When I talk to business groups these days, the most common question is “Are we heading into stagflation?” I’m sure they found my response unsatisfactory, because I tell them it depends on their definition of the term.
If they understand that this means a period of rising unemployment combined with still very high inflation, the answer is that there is a very good chance we will have this disease for at least a few months. But if they are referring to something like the severe pain we experienced until the end of the 1970s, it is very unlikely that that would happen.
To explain the difference, consider two historical episodes.
First, look at 1979 to 1980, which shows what I think most people think of when they talk about stagflation. At the beginning of 1979 the annual inflation rate in the United States was 9%. The rise in oil prices after the Iranian revolution led to an increase in double-digit inflation. The Federal Reserve, under Paul Volcker, responded with tighter monetary policy, which led to a recession and a sharp rise in unemployment:
Recession lowered inflation but not enough, so the Fed tightened the screws even more, sending the economy into a double-dip (not shown in chart). This finally brought inflation down to about 4 percent, which was acceptable at the time, but at a colossal cost: unemployment peaked at 10.8 percent in 1982 and did not decline to 1979 levels until 1987.
Now look at the period from 2007 to fall 2008, just before the demise of Lehman Brothers. On the surface, it looks somewhat similar, with uncomfortably high inflation, caused by rising oil and other commodity prices, and rising unemployment:
And quite a few influential people are more concerned about runaway prices than about stagnation. According to the version of August 2008 meeting Of the Federal Open Market Committee, which sets monetary policy, there were 322 indications of inflation and only 28 indications of unemployment.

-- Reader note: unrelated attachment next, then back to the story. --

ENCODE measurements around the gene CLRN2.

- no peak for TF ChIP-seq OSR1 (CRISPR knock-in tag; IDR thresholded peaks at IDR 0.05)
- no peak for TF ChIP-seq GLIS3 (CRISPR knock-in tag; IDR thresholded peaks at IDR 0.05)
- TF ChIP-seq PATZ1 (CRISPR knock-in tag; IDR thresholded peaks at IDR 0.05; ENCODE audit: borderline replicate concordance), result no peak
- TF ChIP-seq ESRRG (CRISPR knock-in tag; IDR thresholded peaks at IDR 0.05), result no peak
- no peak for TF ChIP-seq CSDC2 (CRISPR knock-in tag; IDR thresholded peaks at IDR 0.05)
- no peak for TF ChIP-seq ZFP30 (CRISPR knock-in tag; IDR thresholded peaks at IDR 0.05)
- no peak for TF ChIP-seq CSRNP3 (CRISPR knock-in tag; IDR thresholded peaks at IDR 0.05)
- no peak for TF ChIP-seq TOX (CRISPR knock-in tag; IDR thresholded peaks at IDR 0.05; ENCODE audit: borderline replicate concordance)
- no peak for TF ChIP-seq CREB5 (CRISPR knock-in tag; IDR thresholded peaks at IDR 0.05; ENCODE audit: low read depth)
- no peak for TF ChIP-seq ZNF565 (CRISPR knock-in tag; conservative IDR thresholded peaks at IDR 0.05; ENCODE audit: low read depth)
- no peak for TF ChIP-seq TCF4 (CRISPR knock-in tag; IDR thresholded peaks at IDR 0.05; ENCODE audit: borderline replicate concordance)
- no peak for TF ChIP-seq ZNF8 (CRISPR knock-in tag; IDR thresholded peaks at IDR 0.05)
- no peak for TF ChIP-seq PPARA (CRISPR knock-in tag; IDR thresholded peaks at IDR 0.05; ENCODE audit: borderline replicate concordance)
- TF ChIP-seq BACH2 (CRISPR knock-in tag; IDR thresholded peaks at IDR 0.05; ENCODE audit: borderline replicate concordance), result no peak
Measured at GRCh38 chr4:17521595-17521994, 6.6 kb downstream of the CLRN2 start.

However, inflation quickly subsided. And while there was a severe recession – still commonly known as the Great Recession – it had nothing to do with getting inflation out of the economy and everything to do with the fallout from a severe financial crisis.
What is the difference between these episodes? At the beginning of the 1980s, inflation was deeply entrenched in the economy in the sense that everyone expected high inflation not only in the near term but also in the foreseeable future; Firms were setting prices and negotiating wage deals on the assumption that high inflation would persist, resulting in a self-fulfilling inflationary spiral. It took a massive and sustained rise in unemployment to break this downward spiral.
By contrast, in 2008, while people expected higher inflation in the near future—perhaps because they were extrapolating from higher gasoline prices—their medium to long-term expectations of inflation remained fairly low:
So there was no inflationary spiral that could be broken.
Where are we now? As the latest graph shows, consumer inflation expectations now look a lot like the 2008 forecast and absolutely nothing like those from 1979 to 1980: the public now expects higher inflation in the near term but a return to normal inflation after that. Financial markets, where you can extract implied inflation expectations from the spread between yields on bonds that are not indexed at consumer prices, are He tells the same storyInflation today but not so much tomorrow.
In short, inflation does not appear to be well established; 2022 is not 1980.
However, I would expect to see some rise in unemployment. Although we do not appear to be in an inflationary spiral, several indicators indicate that the economy is currently in a state of too hot to match price stability. Higher wages are good, but they seem to be rising at a rate unsustainable pace; Unlike in 2008, inflation is not limited to a few regions, it even measures it exclude extremists They run high.
So the Fed has to do its thing, raise interest rates to cool things off, and it’s hard to see how that cooldown happens without at least some increase in the unemployment rate. Will the slowdown be severe enough to be considered a recession? I don’t know, and the truth is nobody knows. But that doesn’t really matter. It is possible that we are heading into a period of weak labor markets while inflation remains elevated, and many commentators will certainly declare that we are suffering from stagflation.
But such statements, while technically correct, would be misleading. When people hear “stagflation”, most think of the late 1970s and early 1980s – but there is no evidence that we are experiencing anything similar now.
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